From Closed Doors to Public Forums: A Lesson for DAOs from OpenAI

This weekend, as the internet collectively gawked at OpenAI's seemingly needless implosion, I couldn't help but think about DAOs.

First, let's go back a bit. Just a few days ago, I found myself deep in conversation with a newfound friend about how I initially got involved in web3 in the first place. The catalyst was a growing sense of disenchantment with what 'community' meant within traditional organizations. Time and again, “communal ownership” within traditional corporations amounted to little more than a facade, with any genuine attempts at collectively steering the organization quickly nipped in the bud by the people actually running the show. In contrast, web3 and DAOs offered a refreshing reimagining of community, placing it at the core of the organization and transforming members from mere spectators to vital contributors.

Yet, it's crucial to recognize that DAOs and traditional corporate structures are not as different as they're often perceived. Both models grapple with similar challenges: delineating roles and responsibilities, balancing power dynamics, and ensuring effective decision-making. It could be said that DAOs are evolutionary rather than revolutionary, representing a blend of old and new, merging traditional corporate governance with a fluid, democratized, and extremely online level of participation that's representative of the digital age.

In an ideal world, DAOs also differentiate themselves by building in the open. Unlike traditional entities that often make decisions behind closed doors (in this week's case with OpenAI, seemingly for the worse), DAOs can build in public, allowing every member to have a say. The reality, of course, is more complex. DAOs are still finding their footing in this new governance landscape, often caught in a whirlwind of challenges, unpredictability, and creeping centralization.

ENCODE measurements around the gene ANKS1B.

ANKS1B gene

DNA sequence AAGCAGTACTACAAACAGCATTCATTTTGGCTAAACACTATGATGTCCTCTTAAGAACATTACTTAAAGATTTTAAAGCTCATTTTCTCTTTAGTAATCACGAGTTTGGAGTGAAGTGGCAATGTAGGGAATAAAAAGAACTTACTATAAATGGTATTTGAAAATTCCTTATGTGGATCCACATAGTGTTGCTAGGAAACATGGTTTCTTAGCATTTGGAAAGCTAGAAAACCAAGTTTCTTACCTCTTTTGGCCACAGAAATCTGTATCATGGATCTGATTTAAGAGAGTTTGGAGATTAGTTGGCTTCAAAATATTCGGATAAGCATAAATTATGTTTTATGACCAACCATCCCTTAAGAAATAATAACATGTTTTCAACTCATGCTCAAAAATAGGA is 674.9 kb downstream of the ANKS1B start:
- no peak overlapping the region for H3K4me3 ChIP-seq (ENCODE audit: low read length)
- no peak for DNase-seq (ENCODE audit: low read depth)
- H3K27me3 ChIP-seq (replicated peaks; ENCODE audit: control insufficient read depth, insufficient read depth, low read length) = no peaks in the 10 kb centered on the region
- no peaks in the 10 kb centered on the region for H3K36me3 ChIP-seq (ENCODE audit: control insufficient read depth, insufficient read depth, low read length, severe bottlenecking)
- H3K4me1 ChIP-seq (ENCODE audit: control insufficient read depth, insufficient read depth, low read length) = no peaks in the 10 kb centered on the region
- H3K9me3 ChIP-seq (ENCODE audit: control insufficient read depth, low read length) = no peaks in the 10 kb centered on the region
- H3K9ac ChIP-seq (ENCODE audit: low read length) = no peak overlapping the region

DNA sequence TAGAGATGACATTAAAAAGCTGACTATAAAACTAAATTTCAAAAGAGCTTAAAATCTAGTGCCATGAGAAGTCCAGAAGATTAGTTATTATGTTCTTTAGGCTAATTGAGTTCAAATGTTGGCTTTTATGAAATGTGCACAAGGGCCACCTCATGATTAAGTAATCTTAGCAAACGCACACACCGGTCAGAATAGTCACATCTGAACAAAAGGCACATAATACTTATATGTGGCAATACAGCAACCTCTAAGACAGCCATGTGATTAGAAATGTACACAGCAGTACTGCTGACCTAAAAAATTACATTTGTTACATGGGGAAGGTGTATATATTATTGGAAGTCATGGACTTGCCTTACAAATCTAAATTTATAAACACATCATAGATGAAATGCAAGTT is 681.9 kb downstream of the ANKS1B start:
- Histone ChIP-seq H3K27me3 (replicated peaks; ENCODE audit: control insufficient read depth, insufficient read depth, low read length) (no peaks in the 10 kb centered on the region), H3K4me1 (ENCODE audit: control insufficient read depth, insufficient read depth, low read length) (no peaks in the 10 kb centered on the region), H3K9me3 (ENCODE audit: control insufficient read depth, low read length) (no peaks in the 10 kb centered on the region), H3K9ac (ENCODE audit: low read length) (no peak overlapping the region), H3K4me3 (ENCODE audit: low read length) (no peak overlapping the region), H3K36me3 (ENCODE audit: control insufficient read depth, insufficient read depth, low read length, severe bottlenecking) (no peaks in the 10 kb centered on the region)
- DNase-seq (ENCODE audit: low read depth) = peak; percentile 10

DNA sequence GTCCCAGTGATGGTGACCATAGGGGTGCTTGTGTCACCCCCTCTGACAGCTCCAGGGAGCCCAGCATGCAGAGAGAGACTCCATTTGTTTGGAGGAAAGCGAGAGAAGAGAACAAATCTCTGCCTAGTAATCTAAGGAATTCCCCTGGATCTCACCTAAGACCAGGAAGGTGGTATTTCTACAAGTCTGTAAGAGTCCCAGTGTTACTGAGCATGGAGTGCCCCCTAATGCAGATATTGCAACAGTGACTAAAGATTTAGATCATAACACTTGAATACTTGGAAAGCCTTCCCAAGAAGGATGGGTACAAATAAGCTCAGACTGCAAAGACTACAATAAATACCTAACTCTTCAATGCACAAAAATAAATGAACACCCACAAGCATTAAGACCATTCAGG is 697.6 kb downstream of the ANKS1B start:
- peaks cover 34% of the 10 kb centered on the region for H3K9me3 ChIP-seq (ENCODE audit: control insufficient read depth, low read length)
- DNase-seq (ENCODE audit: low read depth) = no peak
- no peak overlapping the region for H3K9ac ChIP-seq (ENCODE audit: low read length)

Which brings us back to the unfolding drama at OpenAI. As news broke this morning of OpenAI staff staging a mass exit in response to Sam Altman's firing, it felt like a testament to a form of community influence worth watching. It’s a raw, unfiltered example of a collective voice making waves, a scenario mirroring the aspirations of web3 DAOs in more ways than one. Be it in an 80-billion dollar company or a decentralized collective, the power of the people comprising these organizations demand integration into the very essence of the organization itself.

As members posted in the middle of the night, "OpenAI is nothing without its people." That statement holds a vital lesson for DAOs. The future of any organization, decentralized or not, should rest firmly in the hands of those who build, nurture, and guide it.

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